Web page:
Stanford, , Prof. William Durham
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Updated On 02 Feb, 19
"Light will be thrown..." With these modest words, Charles Darwin launched a sweeping new theory of life in his epic book, On the Origin of Species (1859). The theory opened eyes and minds around the world to a radical new understanding of the flora and fauna of the planet. Here, Darwin showed for the first time that no supernatural processes are necessary to explain the profusion of living beings on earth, that all organisms past and present are related in a historical branching pattern of descent, and that human beings fall into place quite naturally in the web of all life. Now, 150 years later and 200 years after Darwins birth, we celebrate the amazingly productive vision and reach of his theory. In this Fall Quarter course, we will meet weekly with leading Darwin scholars from around the country to learn about Darwins far-reaching legacy in fields as diverse as anthropology, religion, medicine, psychology, philosophy, literature, and biology. With such a broad reach across the natural sciences, social sciences, and humanities, no wonder the theory of evolution by natural selection has been called the single best idea, ever. Presented by the Stanford Continuing Studies Program.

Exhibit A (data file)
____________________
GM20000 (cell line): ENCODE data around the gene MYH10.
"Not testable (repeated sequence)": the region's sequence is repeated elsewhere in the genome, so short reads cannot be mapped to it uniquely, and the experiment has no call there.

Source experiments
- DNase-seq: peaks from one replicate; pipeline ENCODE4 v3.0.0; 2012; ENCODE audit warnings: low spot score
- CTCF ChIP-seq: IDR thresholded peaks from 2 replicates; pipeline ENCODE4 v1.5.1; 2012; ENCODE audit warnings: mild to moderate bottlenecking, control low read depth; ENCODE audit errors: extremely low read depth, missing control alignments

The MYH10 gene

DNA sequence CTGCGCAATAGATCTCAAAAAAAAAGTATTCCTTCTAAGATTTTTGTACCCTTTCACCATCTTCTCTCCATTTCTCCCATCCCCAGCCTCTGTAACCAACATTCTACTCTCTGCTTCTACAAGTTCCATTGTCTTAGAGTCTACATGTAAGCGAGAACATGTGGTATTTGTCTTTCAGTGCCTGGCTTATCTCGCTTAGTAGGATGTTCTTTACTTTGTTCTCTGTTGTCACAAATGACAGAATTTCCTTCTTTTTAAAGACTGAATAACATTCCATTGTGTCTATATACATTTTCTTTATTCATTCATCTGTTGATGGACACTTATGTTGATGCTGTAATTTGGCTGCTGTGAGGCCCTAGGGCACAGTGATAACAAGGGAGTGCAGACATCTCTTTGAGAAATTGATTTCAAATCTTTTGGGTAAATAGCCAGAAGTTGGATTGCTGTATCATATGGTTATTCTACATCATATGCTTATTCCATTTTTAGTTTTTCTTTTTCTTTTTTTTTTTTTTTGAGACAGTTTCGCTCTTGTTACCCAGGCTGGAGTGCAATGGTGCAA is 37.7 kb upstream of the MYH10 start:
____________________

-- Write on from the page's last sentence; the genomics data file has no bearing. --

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November 10, 2008 lecture by Paul Ewald for the Stanford Continuing Studies course on Darwins Legacy (DAR 200). Dr. Ewald speaks about how several pathogenic viruses have evolved over time to break down the cells barriers to several types of cancer. He suggests that further research will aid in the discovery of additional viruses linked to the causation of cancer. The lecture is concluded with a panel discussion with Gary Schoolnik and Stanley Falkow.
Stanford Continuing Studies
Stanford Channel on YouTube
Sep 12, 2018
Excellent course helped me understand topic that i couldn't while attendinfg my college.
March 29, 2019
Great course. Thank you very much.